Other local filmmakers in this year’s festival include Sandi Somers’ The Artistic Taxidermist which also received international festival recognition and the illustrious honour of screening at Cannes last year. Queer activist and community champion, Kait Hatch recently had the opportunity to screen her 3 minute animated short, Affinity to the opening gala crowd for MILK back in December, and FairyTales will be rescreening her adorable story of queer pride in a collection of QueerToons at the EMMEDIA Gallery on Saturday morning (May 30th). Lastly, Diane Busuttil who can currently be seen in Theatre Junction’s On The Side of the Road continues to explore the weird and the wondrous with her film Dirt and Desire which will screen on Saturday, May 30th prior to Bruce LaBruce’s equally disturbing feature Otto; Or Up With Dead People, a gay zombie love story he filmed in Germany. Busuttil’s film was also shot in Germany and features Busuttil as the lovely hostess of a potato orgy that goes from weird to revolting in under 5 minutes. “When Diane asked me what the committee thought of her film, I told her we were all thoroughly disgusted,” Salton says. “She couldn’t have been more pleased!”
As usual, FairyTales places a larger concentration on Canadian queer film and video and this year is no different. Video artist Deirdre Logue (Why Always Instead Of Just Sometimes) and Documentary filmmaker Maya Gallus (Girl Inside) will both have works exhibited in the festival’s spotlight on women and beauty on Sunday, May 31st. Peter Kingstone’s philosophical arthouse porn The Astounding Adventures Of Strongman And Quickboy will screen along with Mexico’s sexually-potent Bramadero late night Friday, June 5th. David Geiss has created an excellent docudrama based on the life of queer activist Doug Wilson in Stubblejumper on Sunday, May 31st and can be expected to attend. Furthermore, talented young filmmaker Heather Tobin’s lesbian romantic drama To Each Her Own will screen on Saturday, June 6th. There will also be a cinematic smattering of Canadian short films throughout the ten days of the festival featuring works by both emerging and established queer Canadian film and video artists.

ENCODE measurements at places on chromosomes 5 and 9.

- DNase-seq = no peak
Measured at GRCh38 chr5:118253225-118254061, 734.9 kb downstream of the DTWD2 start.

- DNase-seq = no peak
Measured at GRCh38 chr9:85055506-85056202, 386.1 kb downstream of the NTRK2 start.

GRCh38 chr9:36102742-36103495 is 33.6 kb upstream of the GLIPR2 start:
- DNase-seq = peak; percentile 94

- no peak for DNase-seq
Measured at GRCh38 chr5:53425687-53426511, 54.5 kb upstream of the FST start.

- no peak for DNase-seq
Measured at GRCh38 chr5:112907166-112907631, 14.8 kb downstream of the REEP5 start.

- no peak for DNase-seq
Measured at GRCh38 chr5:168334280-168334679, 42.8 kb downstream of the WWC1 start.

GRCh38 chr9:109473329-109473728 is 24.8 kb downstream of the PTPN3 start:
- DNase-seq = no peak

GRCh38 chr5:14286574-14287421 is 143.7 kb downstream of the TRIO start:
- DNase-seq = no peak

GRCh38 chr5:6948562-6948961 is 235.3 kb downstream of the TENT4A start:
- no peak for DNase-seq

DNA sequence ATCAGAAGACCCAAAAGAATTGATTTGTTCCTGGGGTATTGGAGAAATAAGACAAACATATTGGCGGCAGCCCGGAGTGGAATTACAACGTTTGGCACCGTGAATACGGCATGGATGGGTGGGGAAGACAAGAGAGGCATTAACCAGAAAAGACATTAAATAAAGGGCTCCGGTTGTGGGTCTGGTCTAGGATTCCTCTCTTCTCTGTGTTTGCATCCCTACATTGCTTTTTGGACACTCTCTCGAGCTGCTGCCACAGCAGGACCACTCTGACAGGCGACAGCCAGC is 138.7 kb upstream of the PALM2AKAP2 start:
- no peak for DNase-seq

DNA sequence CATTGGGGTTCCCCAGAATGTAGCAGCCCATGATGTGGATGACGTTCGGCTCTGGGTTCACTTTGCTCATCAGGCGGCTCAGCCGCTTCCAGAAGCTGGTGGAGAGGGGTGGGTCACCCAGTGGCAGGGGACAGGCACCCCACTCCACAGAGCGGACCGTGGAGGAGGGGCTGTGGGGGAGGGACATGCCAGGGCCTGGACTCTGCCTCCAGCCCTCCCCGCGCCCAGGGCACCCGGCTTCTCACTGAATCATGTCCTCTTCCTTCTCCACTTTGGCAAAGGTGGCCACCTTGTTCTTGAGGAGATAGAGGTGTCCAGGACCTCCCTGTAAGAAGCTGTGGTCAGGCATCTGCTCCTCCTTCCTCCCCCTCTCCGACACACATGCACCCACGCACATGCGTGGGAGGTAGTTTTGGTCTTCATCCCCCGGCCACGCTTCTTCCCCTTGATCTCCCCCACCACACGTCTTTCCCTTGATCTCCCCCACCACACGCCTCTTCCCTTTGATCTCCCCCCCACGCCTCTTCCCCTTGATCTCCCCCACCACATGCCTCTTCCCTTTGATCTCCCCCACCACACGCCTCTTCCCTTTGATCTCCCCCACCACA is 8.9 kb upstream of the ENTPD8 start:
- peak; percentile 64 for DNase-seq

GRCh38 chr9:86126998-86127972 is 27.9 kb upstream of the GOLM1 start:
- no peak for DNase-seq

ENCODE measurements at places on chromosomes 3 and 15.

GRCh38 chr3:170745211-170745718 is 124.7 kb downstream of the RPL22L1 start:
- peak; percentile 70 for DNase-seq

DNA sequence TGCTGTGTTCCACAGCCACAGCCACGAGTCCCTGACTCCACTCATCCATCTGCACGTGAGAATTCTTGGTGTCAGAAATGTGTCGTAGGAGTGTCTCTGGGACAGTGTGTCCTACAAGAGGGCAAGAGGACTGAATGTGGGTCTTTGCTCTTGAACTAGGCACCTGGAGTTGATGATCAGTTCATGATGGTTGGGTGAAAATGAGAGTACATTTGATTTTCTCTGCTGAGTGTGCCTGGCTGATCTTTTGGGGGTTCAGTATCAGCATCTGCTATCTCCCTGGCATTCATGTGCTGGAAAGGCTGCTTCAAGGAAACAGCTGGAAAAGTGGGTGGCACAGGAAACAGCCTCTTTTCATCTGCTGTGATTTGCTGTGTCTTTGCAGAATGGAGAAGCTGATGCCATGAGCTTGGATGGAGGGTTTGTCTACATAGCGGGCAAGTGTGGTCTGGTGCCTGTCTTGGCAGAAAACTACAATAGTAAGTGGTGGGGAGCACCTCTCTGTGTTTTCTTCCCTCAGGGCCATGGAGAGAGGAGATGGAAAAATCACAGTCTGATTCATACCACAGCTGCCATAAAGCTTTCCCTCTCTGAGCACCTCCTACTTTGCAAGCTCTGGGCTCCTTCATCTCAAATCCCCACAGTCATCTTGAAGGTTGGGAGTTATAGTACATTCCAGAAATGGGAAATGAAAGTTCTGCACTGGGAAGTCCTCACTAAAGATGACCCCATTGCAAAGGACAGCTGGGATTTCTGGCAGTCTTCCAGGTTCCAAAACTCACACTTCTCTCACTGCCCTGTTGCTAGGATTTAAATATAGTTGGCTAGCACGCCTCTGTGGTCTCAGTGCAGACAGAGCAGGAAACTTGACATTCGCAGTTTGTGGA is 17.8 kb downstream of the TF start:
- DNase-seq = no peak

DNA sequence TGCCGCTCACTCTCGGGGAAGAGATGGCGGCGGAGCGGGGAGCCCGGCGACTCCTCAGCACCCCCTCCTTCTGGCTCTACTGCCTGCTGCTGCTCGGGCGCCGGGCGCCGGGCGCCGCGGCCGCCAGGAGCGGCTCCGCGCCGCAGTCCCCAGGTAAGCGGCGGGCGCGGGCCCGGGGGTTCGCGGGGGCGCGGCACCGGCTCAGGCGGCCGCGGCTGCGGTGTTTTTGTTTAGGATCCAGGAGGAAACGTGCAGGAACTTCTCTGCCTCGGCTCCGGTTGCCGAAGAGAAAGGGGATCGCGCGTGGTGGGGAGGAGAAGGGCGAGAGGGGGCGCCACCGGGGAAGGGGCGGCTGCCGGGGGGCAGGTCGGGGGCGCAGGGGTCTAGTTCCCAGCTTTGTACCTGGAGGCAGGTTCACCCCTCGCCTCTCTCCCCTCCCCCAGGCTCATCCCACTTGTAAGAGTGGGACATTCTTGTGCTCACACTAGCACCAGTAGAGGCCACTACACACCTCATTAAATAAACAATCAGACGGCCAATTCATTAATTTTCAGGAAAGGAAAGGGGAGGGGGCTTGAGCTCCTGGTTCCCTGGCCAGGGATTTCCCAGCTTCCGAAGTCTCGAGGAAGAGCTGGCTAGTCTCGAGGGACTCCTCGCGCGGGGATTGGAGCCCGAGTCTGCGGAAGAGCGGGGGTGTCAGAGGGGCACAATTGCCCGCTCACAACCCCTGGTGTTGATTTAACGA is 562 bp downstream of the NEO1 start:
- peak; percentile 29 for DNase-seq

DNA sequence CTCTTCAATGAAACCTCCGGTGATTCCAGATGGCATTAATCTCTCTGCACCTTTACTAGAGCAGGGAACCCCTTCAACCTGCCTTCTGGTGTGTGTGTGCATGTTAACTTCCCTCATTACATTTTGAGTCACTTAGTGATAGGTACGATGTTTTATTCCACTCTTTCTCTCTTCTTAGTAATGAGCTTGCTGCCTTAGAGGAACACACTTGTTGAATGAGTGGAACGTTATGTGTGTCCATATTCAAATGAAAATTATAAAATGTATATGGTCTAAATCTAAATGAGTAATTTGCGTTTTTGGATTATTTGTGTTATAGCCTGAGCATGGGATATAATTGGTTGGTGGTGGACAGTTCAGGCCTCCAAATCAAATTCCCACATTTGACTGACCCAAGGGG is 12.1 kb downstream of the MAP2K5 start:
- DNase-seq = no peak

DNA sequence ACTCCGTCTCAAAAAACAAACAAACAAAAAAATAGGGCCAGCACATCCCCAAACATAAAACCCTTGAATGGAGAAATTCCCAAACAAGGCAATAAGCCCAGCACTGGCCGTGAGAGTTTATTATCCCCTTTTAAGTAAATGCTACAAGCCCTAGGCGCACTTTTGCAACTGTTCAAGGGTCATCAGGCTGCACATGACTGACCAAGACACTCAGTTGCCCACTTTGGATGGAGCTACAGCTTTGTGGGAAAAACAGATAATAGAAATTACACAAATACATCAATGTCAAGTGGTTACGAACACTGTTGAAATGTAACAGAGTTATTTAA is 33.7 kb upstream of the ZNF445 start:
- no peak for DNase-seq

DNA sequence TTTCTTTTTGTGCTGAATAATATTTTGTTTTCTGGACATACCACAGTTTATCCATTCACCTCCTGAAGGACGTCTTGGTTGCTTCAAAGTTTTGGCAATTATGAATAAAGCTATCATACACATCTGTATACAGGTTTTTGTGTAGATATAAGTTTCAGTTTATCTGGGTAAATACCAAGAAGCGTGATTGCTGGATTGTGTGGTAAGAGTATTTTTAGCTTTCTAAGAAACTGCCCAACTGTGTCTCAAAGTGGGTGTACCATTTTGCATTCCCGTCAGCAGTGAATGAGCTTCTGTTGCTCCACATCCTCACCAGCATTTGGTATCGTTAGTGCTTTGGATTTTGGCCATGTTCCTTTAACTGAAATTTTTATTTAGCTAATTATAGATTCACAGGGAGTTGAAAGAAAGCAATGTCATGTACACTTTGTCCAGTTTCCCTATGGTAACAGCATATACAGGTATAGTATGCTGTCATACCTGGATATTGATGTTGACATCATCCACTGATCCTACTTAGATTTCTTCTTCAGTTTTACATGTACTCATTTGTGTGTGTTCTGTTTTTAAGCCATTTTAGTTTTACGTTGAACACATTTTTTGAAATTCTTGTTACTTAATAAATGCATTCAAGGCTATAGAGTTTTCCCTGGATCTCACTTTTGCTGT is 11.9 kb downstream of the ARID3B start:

FairyTales will have special focuses on women in film and health and wellness, but their largest spotlight will shine on the work of Two-Spirit Canadian filmmakers. “Thanks to the generosity of the Canada Council for the Arts, we are able to assemble what we hope to be a stellar line-up of Two-Spirit artists and First Nations filmmakers who are allied to Two-Spirit visibility.” Salton explains. “There will be Two-Spirit films and videos shown throughout the festival and in addition, a three-day marathon that will include contemporary and classic Two-Spirit films with a televised panel discussion relating to the aesthetic of Two-Spirit film and video and how as an industry, we can continue to increase their visibility.” The project calls itself The Secret Weapons Manifesto based on the title of former Albertan resident Adam Garnet Jones’ latest video installation piece Secret Weapons which entreats marginalized groups, particularly Two-Spirited persons to stand up and be each other’s secret weapon. Other confirmed and unconfirmed guests include; Gail Maurice who is probably best known in front of the screen as the title character of Johnny Greyeyes which will be screened on its original 35mm format on Wednesday, June 5th – she is a dynamic force behind the camera as well. Saskatchewan video artist Thirza Cuthand continues to explore the political with a generous dollop of humour in You Are A Lesbian Vampire and Kent Monkman continues his series of colonialization satires featuring his alter-ego Chief Eagle-Testicle (think Cher in her half-breed phase) in Shooting Geronimo. Superb works from cinematographer/director Kevin Lee Burton, Winnipeg-based Marjorie Beaucage, Beric Manywounds and Lorne Olson will also be exhibited.
Next month, FairyTales will release its entire line-up of international queer film and video. Stay tuned!